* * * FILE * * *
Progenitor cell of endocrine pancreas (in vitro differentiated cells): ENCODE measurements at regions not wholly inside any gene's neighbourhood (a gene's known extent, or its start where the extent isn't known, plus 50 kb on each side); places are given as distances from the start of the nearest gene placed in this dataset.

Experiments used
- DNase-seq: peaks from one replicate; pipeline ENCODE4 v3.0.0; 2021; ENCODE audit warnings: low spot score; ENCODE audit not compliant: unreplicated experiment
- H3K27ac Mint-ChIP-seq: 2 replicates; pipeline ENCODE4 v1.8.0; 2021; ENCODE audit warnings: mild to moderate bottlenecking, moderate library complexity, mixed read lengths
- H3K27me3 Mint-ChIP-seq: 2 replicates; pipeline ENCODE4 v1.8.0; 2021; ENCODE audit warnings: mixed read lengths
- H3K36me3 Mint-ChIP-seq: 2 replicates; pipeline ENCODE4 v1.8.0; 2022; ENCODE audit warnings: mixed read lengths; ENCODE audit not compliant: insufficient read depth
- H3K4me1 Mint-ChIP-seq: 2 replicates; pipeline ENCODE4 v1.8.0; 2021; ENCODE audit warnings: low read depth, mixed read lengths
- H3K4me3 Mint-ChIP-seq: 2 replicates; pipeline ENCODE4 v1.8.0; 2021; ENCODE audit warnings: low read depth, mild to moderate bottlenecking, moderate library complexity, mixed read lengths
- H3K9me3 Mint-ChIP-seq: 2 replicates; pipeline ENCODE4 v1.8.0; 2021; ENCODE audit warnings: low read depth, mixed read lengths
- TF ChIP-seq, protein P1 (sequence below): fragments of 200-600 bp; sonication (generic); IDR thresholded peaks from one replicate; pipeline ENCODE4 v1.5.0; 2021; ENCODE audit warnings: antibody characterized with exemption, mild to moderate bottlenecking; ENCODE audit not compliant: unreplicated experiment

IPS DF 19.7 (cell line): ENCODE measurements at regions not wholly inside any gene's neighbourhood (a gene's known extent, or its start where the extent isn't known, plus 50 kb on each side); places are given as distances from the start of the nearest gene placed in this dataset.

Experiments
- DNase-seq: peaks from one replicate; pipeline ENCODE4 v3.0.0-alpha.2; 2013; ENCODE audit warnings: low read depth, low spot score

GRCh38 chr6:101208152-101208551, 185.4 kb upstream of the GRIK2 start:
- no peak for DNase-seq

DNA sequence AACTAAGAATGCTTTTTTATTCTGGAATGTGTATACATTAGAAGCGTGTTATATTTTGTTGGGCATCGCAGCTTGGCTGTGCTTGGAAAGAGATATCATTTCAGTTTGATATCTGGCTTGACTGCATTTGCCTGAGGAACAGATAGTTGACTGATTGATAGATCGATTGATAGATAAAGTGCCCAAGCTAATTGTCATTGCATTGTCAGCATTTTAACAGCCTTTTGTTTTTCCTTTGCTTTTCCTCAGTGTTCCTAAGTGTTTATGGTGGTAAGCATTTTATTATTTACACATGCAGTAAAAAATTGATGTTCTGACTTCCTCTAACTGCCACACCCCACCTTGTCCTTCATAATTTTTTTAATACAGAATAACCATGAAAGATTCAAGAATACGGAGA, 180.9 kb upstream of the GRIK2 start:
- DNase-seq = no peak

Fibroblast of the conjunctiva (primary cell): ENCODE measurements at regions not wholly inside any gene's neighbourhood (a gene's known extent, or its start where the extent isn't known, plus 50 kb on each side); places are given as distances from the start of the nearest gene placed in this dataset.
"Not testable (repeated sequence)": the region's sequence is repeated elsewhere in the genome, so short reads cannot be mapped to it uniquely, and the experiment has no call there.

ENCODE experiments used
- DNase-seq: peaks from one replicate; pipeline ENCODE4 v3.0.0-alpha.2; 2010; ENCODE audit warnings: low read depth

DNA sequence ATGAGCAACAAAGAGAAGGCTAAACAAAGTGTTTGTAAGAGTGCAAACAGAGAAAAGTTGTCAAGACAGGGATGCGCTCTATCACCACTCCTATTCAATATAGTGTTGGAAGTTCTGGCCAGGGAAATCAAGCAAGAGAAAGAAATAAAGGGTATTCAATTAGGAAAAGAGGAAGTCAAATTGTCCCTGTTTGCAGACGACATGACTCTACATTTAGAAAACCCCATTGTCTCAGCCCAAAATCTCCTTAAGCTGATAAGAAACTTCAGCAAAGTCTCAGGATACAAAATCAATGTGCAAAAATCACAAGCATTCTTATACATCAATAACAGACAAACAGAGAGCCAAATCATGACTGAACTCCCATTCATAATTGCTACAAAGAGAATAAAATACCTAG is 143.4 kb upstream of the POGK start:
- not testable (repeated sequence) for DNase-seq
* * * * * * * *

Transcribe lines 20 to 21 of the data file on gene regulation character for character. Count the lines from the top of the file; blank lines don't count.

ENCODE experiments used
- DNase-seq: peaks from one replicate; pipeline ENCODE4 v3.0.0-alpha.2; 2010; ENCODE audit warnings: low read depth